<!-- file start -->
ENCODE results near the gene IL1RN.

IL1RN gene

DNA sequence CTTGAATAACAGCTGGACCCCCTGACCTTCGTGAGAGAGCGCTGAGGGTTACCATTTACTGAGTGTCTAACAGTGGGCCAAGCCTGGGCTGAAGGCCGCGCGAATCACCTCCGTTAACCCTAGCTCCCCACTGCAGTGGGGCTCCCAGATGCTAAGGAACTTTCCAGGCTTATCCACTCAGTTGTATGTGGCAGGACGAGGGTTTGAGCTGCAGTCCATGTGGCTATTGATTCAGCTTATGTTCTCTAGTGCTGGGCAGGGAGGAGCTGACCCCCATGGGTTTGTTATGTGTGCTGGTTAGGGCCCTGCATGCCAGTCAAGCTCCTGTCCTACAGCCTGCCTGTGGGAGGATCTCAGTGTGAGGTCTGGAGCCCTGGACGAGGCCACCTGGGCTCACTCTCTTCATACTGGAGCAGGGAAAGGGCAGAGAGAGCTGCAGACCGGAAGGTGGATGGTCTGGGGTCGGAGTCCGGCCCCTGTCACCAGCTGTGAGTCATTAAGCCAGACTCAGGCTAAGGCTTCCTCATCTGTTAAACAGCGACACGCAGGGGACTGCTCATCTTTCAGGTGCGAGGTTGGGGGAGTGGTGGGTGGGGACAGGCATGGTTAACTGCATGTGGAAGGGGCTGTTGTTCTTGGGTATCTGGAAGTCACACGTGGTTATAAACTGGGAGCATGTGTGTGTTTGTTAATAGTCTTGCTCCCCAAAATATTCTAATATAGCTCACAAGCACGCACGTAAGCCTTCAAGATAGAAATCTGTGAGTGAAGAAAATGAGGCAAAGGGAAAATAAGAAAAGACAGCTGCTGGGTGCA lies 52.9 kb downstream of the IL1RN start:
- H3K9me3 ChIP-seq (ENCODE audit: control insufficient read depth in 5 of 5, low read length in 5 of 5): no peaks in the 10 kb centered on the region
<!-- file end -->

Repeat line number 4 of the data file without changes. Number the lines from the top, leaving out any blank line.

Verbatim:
- H3K9me3 ChIP-seq (ENCODE audit: control insufficient read depth in 5 of 5, low read length in 5 of 5): no peaks in the 10 kb centered on the region